“There are still many causes worth sacrificing for, so much history yet to be made.”
I grew up in a very racist environment – Memphis, Tennessee in the 50s. Separate drinking fountains, separate entrances and seating at the movie theaters, whites only signs everywhere, and, of course, the back of the bus. Quite admittedly, I didn’t know any better; I didn’t know how wrong it was because I was young and it was the structure I was taught to accept.
I attended White Station High School (emphasis at that time was on the word “white”). Then in 1965, when I was in the tenth grade, it all changed. The signs came down, you could sit anywhere on the bus you chose, and our school was no longer so white. For me, the transition was seamless, but I still didn’t quite get what it really meant. It takes a while to shake off conditioning.
I was in Memphis the day Martin Luther King was murdered. Like the John Kennedy assassination, I can remember everything about that day. Even so, I still carried notions that I had not quite rid myself of.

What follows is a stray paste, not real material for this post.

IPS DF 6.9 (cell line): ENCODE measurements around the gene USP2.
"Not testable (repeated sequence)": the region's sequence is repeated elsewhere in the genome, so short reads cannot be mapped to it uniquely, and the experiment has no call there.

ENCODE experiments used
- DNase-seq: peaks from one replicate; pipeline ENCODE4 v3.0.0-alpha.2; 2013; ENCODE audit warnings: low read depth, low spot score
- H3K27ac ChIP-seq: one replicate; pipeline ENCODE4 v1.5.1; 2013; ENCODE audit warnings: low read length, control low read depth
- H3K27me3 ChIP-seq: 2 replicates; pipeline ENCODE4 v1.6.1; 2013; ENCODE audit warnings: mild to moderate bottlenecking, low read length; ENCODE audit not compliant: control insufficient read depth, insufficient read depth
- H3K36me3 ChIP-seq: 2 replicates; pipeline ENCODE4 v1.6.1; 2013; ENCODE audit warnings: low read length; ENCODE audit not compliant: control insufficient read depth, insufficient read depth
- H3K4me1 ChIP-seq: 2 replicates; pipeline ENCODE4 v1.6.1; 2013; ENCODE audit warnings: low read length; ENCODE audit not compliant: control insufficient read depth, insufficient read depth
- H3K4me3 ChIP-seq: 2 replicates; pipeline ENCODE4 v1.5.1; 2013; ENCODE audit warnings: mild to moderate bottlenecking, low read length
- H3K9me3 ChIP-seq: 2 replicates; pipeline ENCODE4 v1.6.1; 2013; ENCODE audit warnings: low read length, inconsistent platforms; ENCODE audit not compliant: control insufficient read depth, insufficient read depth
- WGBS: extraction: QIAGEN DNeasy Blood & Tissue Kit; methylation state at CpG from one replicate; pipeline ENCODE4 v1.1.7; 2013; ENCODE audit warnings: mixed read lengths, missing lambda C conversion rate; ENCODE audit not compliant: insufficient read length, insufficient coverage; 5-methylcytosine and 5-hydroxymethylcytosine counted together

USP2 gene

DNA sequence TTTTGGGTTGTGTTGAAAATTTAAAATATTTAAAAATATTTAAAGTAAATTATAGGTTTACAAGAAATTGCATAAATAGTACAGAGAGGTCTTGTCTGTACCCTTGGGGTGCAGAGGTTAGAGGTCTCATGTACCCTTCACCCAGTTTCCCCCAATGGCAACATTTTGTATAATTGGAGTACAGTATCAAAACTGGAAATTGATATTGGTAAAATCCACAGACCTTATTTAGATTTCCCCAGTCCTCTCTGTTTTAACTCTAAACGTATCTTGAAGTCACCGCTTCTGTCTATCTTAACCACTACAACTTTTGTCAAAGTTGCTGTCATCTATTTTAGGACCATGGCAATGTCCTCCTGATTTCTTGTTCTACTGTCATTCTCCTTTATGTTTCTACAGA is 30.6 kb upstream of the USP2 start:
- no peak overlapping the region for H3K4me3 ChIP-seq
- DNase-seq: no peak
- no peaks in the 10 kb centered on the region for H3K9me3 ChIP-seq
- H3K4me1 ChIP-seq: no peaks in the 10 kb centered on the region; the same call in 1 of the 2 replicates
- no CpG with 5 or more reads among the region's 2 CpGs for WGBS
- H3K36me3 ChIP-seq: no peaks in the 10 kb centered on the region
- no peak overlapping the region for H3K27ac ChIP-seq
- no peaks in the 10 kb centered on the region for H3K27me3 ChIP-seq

It wasn’t until years later when a friend put a book in my hand that I first began to truly understand. The book was “I Know Why The Caged Bird Sings”, by Maya Angelou. It hit me like a sledgehammer. I felt the last vestiges of whatever racism I had been taught being stripped away, and in reflection I found what I believed was a deeper understanding of what it meant to be black in America. It gave me the awareness that, as a white man raised with all the privilege associated with that status, I would probably never fully understand, but that I could try my best to do what Dr. King dreamed of, namely, to judge all people by the content of their character.
Just recently I finished reading another book that affected me in much the same way – “Becoming”, by Michelle Obama. Like many Americans, I thought I knew her story, but, as is often the case, I didn’t know the half of it.
But that’s the beauty of reading. I’ve heard it said that you can live a thousand lives within the pages of a book.
Tomorrow is Martin Luther King Day, 2019. Racism, I know, starts at a very early age. It is my hope that someday books like these are required reading in our schools. Maybe they will help our young people to be better human beings rather than products of their environments.